This amazing story was best told by Harry Randall in his terrific book Irises (Taplinger Publishing Co. Inc., NY, 1969 - Highly recommended!):
Amongst her early purchases Clara Rees had obtained Thais, a rosy-mauve diploid iris raised by Cayeux in France, with 24 chromosomes, narrow petals and drooping falls. Later on her sister, Ruth Rees, bought three other irises including Purissima, a tall, white tetraploid, for $18; and Clara thought, to quote her own words, that such extravagance proved that Ruth must have taken leave of her senses. However, Clara liked the colour of Thais and in due course she crossed it with the taller Purissima in the hope or getting the rosy-mauve colouring on to a tall stem and larger flower. The aim was an admirable one, but in the ordinary course of events any resultant seedlings would have been sterile triploids with a chromosome count of 36. There was a remote chance, however -- probably one in several thousand -- (a) that one of the pollen grains of Thais might have more than its usual quota of chromosomes, (b) that this grain might fertilize Purissima, and (c) that any seedlings might therefore be fertile tetraploids with 48 chromosomes.
Without knowing all this at the time, and with a boldness of which Sir Michael Foster would surely have approved, Clara Rees made her famous cross and succeeded in producing one solitary seed-pod. This pod, instead of containing, as expected, from 20 to 40 seeds, yielded only two, and one of these was so shriveled that it was promptly thrown away. The remaining seed was almost discarded because Clara Rees thought that there was no use bothering with a single one; but a spark of hope kindled the fire of compassion in the Rees household, the seed was saved and sown, and it ultimately proved of greater value than the Scriptural pearl of great price. If I were a parson I could preach a tremendous sermon on this historic incident!
In 1938, three years after pollination, the seedling gave its first flower -- not the rosy-mauve that had been hoped for, but a white slightly tinged with blue. One can imagine the delight and excitement of those who first saw the plant, winch had qualities not previously seen In a white iris -- broad, ruffled petals, clear hafts, several buds in each spathe, good branching and and excellent blue-green foliage. Nothing was done with the seedling in the first year of blooming except that it was dug up, split up, and the half-dozen resultant rhizomes replanted. Next year they all flowered and caused even more excitement. The two sisters decided that something ought to be done to enable other people to see the new arrival, and Clara afterwards wrote: 'Ruth felt that the bloom deserved the scrutiny of an experienced iris breeder, so she cut two of the individual blooms and traveled to Berkeley by street-car, train, ferry and taxi and showed them to Carl Salbach who at once asked, "Young lady, where did you get these?" Ruth told him that they had come from a seedling raised in the back yard of our home in San Jose.' Salbach quickly visited that back yard and bought the entire stock of Snow Flurry, which had then increased to 17 rhizomes, but he allowed the raiser to keep one rhizome.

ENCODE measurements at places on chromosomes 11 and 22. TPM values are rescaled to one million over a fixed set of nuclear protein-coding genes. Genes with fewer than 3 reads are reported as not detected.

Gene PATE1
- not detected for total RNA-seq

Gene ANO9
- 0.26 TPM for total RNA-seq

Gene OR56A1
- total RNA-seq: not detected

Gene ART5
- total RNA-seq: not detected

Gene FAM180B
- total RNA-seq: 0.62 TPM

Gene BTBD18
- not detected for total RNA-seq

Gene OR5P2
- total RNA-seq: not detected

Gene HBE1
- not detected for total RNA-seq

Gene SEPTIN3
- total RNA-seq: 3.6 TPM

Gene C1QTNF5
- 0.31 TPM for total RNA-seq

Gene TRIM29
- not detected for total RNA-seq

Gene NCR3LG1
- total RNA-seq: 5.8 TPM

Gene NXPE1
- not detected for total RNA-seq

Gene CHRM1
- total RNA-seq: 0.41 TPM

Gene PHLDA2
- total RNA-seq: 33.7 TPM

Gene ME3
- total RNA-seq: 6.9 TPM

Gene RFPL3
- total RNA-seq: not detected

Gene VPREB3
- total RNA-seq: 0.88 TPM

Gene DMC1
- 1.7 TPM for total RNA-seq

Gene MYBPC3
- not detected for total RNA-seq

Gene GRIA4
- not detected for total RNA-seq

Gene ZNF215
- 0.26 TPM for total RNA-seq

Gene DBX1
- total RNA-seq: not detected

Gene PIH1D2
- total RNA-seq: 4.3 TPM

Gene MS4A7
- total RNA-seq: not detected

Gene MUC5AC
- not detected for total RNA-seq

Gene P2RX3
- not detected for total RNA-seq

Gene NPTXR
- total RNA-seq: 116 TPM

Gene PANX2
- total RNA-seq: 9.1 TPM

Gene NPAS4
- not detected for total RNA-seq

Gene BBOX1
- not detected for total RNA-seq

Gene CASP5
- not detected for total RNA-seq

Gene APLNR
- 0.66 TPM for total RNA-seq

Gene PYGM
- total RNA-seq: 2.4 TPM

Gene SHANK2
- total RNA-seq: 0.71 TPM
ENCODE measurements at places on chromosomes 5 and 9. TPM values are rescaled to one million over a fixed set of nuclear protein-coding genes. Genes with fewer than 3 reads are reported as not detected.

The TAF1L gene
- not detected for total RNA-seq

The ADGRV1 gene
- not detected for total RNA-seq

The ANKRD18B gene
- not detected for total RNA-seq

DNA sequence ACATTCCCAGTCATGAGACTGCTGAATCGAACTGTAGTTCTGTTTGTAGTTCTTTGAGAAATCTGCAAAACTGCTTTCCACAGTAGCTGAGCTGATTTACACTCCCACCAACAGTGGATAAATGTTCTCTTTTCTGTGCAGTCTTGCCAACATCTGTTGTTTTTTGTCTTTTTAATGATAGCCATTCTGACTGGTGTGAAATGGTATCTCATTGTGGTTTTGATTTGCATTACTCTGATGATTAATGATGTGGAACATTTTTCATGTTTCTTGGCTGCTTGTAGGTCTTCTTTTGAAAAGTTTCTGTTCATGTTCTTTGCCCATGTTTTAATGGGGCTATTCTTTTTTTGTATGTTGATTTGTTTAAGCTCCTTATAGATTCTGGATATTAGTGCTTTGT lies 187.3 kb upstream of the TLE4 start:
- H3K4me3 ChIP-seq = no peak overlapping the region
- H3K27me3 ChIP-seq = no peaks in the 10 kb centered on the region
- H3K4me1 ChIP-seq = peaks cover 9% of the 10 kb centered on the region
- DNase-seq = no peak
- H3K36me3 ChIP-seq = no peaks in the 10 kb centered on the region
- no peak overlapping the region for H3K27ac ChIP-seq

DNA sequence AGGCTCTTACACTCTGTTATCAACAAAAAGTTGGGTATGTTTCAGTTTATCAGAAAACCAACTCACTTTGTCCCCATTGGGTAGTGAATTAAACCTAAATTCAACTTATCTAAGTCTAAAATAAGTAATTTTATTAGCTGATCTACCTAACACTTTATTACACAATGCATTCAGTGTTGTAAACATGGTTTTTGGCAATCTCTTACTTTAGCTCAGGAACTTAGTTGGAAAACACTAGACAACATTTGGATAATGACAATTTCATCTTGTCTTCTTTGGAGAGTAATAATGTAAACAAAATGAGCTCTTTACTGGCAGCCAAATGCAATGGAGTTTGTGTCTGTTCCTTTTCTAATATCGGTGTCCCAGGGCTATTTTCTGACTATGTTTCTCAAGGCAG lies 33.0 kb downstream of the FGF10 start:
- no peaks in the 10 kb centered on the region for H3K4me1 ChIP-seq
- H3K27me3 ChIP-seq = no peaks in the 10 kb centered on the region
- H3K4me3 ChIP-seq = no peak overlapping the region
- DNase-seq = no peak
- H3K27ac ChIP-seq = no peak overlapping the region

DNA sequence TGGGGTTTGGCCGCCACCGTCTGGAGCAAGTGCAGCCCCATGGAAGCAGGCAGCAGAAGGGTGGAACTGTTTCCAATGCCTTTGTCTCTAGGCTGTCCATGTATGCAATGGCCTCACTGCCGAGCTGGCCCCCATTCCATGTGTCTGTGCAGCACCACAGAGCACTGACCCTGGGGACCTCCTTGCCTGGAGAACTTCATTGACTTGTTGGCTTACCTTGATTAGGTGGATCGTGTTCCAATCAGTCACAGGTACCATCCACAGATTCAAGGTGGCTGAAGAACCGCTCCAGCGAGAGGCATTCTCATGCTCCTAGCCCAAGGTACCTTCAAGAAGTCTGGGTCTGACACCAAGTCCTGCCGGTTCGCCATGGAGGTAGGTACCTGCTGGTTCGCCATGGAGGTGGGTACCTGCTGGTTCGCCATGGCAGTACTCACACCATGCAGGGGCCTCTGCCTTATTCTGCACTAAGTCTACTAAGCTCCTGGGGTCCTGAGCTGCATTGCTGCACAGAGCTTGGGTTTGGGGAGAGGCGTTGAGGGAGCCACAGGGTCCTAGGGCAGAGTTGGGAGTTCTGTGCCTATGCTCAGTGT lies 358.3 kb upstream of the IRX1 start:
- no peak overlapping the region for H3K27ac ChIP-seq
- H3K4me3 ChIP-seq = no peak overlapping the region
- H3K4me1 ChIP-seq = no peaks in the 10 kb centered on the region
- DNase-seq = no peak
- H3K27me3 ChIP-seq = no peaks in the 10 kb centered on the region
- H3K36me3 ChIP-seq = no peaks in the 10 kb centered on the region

Years later Ruth Rees wrote:
The next chapter of the 'Snow Flurry' story belongs to Orville Fay who, when he read the description in Salbach's catalogue, realized that if the parentage, Purissima X Thais, was true it would be a great breeder. He therefore asked his friend, Junius Fishburne of Virginia. who was attending an Iris Convention in California, to look at the plant and answer certain questions -- Were the spathes papery? Were there many buds in each socket? Was the foliage vigorous and blue-green? and so on. As the answers were all satisfactory Orville bought it, and we all know what he has done with it.
'Snow Flurry' went on to become perhaps the most celebrated parent in iris history. Thousands of iris varieties have these particular genes somewhere in their ancestry. It changed the course of iris breeding for generations and has left a legacy that others can only aspire to. And today, 'Snow Flurry' is still a fantastic garden iris and a fitting legacy to the ladies who recognized its potential.
[Update: photos previously posted with this article were mis-identified and have been removed. Images were of the variety 'Purissima'. - Mike]